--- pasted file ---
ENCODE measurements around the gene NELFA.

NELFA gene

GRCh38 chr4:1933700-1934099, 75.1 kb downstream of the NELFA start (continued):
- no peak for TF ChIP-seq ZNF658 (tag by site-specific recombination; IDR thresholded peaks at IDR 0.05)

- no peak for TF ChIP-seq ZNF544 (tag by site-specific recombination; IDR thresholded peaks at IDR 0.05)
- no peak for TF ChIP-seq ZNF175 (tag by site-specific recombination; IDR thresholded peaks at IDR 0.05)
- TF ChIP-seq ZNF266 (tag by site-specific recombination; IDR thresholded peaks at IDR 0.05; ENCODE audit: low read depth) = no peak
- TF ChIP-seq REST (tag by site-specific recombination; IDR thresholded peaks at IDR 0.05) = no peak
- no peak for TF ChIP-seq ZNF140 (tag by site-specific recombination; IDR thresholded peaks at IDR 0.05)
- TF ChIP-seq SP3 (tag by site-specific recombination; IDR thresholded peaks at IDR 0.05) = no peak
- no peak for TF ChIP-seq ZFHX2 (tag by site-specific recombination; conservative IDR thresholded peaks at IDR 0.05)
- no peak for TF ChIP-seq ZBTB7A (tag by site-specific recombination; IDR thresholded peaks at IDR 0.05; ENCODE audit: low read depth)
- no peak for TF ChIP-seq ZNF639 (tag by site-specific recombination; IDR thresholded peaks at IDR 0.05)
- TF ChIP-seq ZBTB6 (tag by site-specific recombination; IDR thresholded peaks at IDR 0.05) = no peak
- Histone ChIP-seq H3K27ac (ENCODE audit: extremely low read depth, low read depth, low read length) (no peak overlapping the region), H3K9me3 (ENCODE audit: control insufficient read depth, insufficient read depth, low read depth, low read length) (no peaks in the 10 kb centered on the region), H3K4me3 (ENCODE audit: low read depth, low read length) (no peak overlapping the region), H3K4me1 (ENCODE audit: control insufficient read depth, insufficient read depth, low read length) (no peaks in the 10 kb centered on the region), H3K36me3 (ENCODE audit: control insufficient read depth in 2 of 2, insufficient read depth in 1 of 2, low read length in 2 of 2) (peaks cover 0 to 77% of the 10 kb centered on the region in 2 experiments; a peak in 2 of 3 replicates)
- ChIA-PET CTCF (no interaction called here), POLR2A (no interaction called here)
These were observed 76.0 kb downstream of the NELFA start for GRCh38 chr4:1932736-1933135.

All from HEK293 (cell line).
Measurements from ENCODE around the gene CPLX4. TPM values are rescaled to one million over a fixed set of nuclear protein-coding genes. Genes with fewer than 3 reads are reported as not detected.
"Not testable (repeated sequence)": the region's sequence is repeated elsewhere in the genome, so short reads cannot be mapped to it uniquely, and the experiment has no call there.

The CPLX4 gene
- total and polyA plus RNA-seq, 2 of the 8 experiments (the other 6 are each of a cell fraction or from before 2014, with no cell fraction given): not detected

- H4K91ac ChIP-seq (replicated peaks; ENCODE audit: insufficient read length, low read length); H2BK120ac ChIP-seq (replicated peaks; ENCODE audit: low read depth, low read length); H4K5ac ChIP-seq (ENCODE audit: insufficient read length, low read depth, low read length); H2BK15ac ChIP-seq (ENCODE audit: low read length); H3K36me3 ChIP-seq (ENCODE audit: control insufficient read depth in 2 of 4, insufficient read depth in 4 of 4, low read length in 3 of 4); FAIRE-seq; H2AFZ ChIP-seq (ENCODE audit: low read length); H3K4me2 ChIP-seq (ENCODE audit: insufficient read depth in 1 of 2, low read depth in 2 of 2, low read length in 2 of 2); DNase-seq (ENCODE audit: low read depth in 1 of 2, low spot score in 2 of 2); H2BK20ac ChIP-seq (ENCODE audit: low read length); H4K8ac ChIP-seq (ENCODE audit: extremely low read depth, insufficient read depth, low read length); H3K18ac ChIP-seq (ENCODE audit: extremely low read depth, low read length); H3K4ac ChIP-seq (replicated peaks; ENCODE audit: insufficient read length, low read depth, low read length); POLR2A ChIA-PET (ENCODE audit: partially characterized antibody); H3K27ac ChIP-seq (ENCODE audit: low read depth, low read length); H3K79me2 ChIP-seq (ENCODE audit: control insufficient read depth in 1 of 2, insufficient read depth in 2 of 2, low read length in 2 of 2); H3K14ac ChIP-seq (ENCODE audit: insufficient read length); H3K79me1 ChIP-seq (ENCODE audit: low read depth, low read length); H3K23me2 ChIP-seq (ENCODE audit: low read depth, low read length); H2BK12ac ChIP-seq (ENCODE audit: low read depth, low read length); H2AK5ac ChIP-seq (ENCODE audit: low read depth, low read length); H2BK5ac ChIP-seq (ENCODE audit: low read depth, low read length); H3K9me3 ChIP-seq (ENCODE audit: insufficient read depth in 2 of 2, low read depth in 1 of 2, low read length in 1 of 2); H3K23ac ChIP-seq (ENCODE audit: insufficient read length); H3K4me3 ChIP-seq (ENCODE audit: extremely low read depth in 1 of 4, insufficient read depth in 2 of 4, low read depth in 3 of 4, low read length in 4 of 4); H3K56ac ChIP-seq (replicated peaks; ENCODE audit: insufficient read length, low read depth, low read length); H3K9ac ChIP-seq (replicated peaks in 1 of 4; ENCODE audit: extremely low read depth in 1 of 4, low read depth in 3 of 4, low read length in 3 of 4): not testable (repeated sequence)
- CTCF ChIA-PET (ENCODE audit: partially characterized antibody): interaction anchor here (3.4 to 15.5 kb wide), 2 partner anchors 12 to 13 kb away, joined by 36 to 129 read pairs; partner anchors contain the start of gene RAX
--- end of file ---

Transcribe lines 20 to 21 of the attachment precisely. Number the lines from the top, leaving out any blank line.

"Not testable (repeated sequence)": the region's sequence is repeated elsewhere in the genome, so short reads cannot be mapped to it uniquely, and the experiment has no call there.

The CPLX4 gene